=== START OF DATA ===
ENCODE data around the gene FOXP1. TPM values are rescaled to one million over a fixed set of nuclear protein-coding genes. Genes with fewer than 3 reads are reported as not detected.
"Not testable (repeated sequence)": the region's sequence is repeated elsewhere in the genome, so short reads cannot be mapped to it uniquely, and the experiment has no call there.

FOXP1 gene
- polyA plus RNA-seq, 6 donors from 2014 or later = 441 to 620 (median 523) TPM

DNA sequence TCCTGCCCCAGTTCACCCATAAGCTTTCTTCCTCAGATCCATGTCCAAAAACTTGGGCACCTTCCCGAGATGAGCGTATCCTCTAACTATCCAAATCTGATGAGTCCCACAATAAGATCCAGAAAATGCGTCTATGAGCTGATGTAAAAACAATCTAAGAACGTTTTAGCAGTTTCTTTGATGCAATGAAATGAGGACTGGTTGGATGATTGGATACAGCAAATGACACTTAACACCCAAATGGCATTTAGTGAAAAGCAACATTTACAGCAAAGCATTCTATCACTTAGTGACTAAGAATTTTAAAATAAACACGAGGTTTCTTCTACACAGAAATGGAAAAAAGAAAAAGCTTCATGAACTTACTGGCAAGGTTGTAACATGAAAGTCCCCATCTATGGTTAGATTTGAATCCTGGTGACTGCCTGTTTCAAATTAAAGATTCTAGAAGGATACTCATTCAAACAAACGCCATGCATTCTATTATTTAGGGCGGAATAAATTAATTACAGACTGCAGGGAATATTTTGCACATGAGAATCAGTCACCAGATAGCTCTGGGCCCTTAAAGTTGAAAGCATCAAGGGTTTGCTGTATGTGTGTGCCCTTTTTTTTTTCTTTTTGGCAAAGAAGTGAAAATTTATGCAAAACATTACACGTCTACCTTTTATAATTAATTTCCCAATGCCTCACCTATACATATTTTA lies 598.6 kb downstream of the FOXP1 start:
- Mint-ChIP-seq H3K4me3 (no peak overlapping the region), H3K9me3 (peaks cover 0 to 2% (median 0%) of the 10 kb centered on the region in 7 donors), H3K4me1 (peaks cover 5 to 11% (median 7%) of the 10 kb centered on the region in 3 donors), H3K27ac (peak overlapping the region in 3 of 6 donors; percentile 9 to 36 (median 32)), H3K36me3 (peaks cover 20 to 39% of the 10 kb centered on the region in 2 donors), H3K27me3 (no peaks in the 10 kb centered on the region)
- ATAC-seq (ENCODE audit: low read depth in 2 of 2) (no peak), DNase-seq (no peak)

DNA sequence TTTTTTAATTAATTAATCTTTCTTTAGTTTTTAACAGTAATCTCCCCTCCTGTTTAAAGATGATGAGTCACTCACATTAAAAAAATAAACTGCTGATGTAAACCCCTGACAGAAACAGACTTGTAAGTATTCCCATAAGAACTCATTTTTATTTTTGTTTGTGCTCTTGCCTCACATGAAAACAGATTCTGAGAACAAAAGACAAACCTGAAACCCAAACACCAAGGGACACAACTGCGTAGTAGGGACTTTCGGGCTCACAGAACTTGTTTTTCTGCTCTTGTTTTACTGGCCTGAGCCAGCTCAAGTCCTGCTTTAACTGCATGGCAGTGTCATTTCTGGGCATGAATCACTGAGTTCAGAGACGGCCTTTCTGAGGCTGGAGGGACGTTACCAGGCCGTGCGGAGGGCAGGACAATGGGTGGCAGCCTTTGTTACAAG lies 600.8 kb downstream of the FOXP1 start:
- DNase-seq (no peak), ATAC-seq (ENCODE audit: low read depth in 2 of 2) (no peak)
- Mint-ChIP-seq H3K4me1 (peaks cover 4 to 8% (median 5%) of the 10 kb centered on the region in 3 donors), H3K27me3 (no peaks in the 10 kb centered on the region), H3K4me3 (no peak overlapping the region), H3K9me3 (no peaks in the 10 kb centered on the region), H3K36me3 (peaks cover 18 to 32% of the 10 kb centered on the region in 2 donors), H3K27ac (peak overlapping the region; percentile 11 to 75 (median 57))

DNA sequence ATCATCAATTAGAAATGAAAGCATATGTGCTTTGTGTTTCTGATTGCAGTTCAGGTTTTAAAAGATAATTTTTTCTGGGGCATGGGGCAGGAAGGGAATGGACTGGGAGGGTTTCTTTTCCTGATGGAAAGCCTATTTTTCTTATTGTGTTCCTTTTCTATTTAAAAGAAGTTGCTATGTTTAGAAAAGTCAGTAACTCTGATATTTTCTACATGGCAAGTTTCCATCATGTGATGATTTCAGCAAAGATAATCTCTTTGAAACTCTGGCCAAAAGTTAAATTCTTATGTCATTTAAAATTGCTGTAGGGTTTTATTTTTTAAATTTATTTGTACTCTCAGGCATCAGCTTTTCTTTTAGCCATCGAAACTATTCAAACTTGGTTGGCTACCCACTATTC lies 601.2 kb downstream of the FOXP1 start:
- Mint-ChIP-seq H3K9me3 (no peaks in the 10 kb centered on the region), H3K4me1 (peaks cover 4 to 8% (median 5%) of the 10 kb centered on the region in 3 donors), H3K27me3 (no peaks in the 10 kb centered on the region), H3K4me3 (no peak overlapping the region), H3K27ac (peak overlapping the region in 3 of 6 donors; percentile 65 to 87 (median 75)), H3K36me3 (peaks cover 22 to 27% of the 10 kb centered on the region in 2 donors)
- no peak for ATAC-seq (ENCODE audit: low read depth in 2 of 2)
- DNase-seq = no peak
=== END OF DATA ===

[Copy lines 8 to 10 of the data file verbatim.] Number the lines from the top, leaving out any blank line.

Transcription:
DNA sequence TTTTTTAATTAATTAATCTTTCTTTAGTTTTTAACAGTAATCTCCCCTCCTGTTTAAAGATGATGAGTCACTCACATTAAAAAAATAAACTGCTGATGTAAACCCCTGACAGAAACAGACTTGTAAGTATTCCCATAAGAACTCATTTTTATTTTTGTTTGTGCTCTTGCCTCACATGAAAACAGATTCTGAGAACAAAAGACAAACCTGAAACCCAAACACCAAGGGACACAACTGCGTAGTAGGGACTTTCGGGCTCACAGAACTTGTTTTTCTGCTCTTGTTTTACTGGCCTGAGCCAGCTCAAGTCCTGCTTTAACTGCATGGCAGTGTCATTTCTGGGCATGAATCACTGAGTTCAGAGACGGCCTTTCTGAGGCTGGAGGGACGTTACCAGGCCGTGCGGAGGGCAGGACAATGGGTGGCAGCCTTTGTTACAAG lies 600.8 kb downstream of the FOXP1 start:
- DNase-seq (no peak), ATAC-seq (ENCODE audit: low read depth in 2 of 2) (no peak)
- Mint-ChIP-seq H3K4me1 (peaks cover 4 to 8% (median 5%) of the 10 kb centered on the region in 3 donors), H3K27me3 (no peaks in the 10 kb centered on the region), H3K4me3 (no peak overlapping the region), H3K9me3 (no peaks in the 10 kb centered on the region), H3K36me3 (peaks cover 18 to 32% of the 10 kb centered on the region in 2 donors), H3K27ac (peak overlapping the region; percentile 11 to 75 (median 57))